The 4-h stimulated samples were then further studied for allele-specific expression of H19 and Igf2 as described previously (15) and visualized using the Bioanalyzer 5100 from Agilent. In more detail, diagnostic BglII restriction digestions of the amplified cDNA take advantage of a mouse strain-specific polymorphism on the H19 transcribed sequence. BglII digestion of H19 cDNA encoded by the chromosome carrying the mutations (mut) on the CTCF-binding sites (M. musculus domesticus strain) is expected to give rise to a single 521-bp DNA fragment, whereas cDNA encoded from the chromosome carrying the wild type CTCF-binding sites (M. musculus spretus strain) is expected to give rise to two DNA fragments of 384 and 137 bp. BsaAI digestion of Igf2 cDNA encoded by the chromosome carrying the mutations (mut) on the CTCF-binding sites (M. musculus domesticus strain) is expected to give rise to a single 602-bp DNA fragment, whereas cDNA encoded from the chromosome carrying the wild type CTCF-binding sites (M. musculus spretus strain) is expected to give rise to two DNA fragments of 473 and 129 bp.
A previous report suggested the possibility that Smad proteins might form physical complexes with CTCF on the β-amyloid gene enhancer (23). We tested the generality of this hypothesis by expressing CTCF and the three Smads of the TGFβ pathway (Smad2, Smad3, and Smad4) in human embryonic kidney cells and performing co-immunoprecipitation assays (Fig. 1A). A sustained TGFβ stimulus was provided to the cells by co-transfecting a constitutively active form of the TGFβ type I receptor (ALK5T204D). CTCF co-precipitated with Smad3, but not with Smad2 or Smad4, even in the absence of receptor activation, and such activation weakly enhanced the CTCF-Smad complex. These data were confirmed by co-immunoprecipitation assays of endogenous CTCF and Smad3 in human hepatocarcinoma HepG2 cells (Fig. 1B) and in embryonic kidney cells (data not shown). We could also detect the endogenous CTCF-Smad3 complex in these cells even in the absence of stimulation with TGFβ (Fig. 1B). Because CTCF is integrated into the chromatin, these results suggest that a certain pool of Smad3 always exists in the nucleus and is capable of making contacts with factors that are tightly bound to DNA, such as CTCF.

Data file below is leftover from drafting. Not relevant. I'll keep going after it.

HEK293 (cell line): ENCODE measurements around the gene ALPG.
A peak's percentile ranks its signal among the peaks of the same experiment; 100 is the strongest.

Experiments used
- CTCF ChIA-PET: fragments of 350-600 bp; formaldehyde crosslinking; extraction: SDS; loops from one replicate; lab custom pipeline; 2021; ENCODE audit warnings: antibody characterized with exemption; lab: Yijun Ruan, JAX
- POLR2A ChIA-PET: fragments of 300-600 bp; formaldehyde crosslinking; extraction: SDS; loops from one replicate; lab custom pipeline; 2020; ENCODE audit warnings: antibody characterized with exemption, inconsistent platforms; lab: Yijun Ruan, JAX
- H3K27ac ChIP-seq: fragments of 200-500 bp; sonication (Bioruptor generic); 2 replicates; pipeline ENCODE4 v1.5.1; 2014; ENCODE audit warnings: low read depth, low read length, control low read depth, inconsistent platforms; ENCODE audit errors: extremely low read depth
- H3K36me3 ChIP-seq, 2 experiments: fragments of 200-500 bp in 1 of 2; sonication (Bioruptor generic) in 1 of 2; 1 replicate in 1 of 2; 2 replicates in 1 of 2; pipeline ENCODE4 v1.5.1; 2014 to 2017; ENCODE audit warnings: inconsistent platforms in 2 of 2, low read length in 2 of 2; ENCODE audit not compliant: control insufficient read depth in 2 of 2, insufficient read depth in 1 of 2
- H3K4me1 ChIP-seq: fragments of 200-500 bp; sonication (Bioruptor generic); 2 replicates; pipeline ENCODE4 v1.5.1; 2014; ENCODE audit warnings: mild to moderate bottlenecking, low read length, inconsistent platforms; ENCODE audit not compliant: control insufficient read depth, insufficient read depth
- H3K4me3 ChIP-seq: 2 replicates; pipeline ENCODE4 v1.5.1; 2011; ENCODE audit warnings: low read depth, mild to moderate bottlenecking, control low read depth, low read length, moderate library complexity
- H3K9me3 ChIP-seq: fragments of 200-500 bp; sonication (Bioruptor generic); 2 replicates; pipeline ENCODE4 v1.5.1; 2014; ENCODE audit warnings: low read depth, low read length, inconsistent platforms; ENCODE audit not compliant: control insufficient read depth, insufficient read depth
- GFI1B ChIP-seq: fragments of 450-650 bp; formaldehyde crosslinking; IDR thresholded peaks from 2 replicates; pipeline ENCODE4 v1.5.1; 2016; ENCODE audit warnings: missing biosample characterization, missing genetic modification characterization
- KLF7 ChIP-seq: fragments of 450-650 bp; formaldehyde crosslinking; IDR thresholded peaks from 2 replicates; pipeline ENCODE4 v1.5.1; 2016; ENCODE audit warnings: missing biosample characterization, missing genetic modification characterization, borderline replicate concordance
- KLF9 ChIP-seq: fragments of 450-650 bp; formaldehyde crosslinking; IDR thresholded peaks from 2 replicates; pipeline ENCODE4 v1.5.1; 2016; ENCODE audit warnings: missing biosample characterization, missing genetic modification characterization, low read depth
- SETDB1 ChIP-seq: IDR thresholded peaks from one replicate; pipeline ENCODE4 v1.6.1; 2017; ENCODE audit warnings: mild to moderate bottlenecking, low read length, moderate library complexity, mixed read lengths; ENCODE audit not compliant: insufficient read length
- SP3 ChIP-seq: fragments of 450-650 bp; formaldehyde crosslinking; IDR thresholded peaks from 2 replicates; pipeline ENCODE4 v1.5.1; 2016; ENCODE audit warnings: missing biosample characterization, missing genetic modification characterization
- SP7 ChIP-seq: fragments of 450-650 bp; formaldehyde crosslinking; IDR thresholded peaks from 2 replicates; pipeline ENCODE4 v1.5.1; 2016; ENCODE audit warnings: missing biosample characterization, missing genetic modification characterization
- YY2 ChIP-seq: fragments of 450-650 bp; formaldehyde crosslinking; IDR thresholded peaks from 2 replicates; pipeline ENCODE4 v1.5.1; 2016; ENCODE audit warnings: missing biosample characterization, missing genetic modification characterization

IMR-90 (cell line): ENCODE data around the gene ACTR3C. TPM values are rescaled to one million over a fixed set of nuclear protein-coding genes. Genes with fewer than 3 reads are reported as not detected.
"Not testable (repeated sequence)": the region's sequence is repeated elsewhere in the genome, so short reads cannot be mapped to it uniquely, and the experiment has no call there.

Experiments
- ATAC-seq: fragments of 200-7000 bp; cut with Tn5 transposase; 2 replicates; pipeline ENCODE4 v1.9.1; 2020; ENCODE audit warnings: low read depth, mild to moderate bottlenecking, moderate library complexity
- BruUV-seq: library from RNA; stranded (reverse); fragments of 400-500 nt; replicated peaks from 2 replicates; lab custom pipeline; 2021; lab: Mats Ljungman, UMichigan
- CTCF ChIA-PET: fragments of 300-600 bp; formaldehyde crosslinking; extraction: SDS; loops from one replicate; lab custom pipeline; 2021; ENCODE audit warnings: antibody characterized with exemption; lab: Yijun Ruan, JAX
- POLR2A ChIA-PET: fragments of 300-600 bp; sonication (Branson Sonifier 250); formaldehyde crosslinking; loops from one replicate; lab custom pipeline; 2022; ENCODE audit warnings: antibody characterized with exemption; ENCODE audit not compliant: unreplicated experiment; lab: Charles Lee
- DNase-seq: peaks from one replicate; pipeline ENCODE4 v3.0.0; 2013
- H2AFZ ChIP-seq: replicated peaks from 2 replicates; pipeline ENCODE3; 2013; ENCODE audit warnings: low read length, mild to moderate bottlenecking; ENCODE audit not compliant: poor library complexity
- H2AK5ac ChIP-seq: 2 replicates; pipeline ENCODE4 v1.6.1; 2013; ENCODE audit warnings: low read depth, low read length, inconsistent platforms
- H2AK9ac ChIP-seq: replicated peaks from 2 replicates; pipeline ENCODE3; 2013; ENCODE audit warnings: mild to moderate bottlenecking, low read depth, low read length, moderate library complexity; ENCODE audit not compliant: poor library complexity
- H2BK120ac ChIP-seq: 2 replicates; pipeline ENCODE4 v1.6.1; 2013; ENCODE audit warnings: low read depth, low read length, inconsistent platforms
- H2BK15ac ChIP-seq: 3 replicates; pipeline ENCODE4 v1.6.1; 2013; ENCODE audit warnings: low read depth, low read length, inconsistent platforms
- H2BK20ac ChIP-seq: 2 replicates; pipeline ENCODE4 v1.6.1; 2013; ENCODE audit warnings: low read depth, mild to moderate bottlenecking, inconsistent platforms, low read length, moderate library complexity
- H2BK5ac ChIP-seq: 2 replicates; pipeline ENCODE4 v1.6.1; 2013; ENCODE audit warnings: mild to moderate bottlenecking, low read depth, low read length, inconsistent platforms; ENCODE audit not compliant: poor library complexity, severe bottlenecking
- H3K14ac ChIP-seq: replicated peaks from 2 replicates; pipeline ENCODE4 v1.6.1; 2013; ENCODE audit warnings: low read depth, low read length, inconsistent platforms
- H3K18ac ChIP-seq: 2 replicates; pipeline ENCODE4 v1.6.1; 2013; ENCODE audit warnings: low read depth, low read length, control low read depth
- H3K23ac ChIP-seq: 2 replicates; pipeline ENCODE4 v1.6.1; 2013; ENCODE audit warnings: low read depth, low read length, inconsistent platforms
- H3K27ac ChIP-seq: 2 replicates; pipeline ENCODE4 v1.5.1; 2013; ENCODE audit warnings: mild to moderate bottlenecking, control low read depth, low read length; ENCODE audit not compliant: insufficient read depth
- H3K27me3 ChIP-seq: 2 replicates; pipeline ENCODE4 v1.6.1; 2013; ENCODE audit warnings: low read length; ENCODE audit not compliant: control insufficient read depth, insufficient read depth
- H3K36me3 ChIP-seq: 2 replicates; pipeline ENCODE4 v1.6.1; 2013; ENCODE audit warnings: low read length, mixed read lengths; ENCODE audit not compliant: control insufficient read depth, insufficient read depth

Using a panel of GST fusions to the CTCF domains, we found that Smad3 preferentially interacts with the central CTCF zinc finger domain (Fig. 1C). Further GST pulldown assays confirmed the specificity of interaction between CTCF and Smad3 (Fig. 2A), and use of recombinant proteins confirmed that CTCF interacts directly with Smad3 but not with Smad2 or Smad4 (Fig. 2B). Incubation with both recombinant Smad3 and Smad4 led to a significantly stronger complex with CTCF (Fig. 2A), suggesting that the presence of Smad4 stabilizes or enhances formation of this ternary protein complex. GST pulldown assays with two deletion mutants of Smad3 indicated that CTCF interacts with the N-terminal conserved domain of Smad3 (Fig. 3A), known as Mad homology 1 (MH1 domain; Fig. 1D), which binds to specific DNA sequences and also carries the Smad nuclear localization signal (11).
The MH1 domains of Smad2 and Smad3 are structurally identical except for the presence of two short amino acid sequence inserts, one named GAG and the second named TID, in Smad2 (Fig. 1D) (24). The TID insert corresponds to exon 3 of Smad2, which can be alternatively spliced, thus forming a natural Smad2 variant that highly resembles Smad3. The presence of the TID insert (exon 3) explains why full-length Smad2 fails to bind to DNA or to the importins that import Smad3 into the nucleus (18, 24). Thus, it is possible that the Smad2-specific GAG and/or TID peptide sequences might interfere with its interaction with CTCF. To test this hypothesis we repeated the GST pulldown assays with a new panel of Smad2/Smad3 MH1 domain swapping mutants (Fig. 3B). Engineering peptide insert TID into the sequence of wild type Smad3 abolished the interaction with CTCF (Fig. 3B). Conversely, deleting only peptide insert TID from Smad2 made this protein capable of binding to CTCF, whereas the presence or absence of the N-terminal peptide insert GAG had no effect (Fig. 3B). Thus, CTCF can specifically form complexes with Smad3 or an alternatively spliced form of Smad2 that lacks exon3.
The specificity of interaction between the CTCF zinc finger domain and the Smad3 MH1/DNA-binding domain suggested that CTCF might regulate the function of Smad3 during TGFβ signaling. A classic target of TGFβ/Smad3 signaling is the PAI-1 (plasminogen activator inhibitor 1) gene (25). DNA affinity precipitation experiments showed that phosphorylated Smad3 could be readily detected bound to a SBE DNA sequence derived from the PAI-1 enhancer; co-expression of CTCF did not perturb such binding to DNA (Fig. 4A).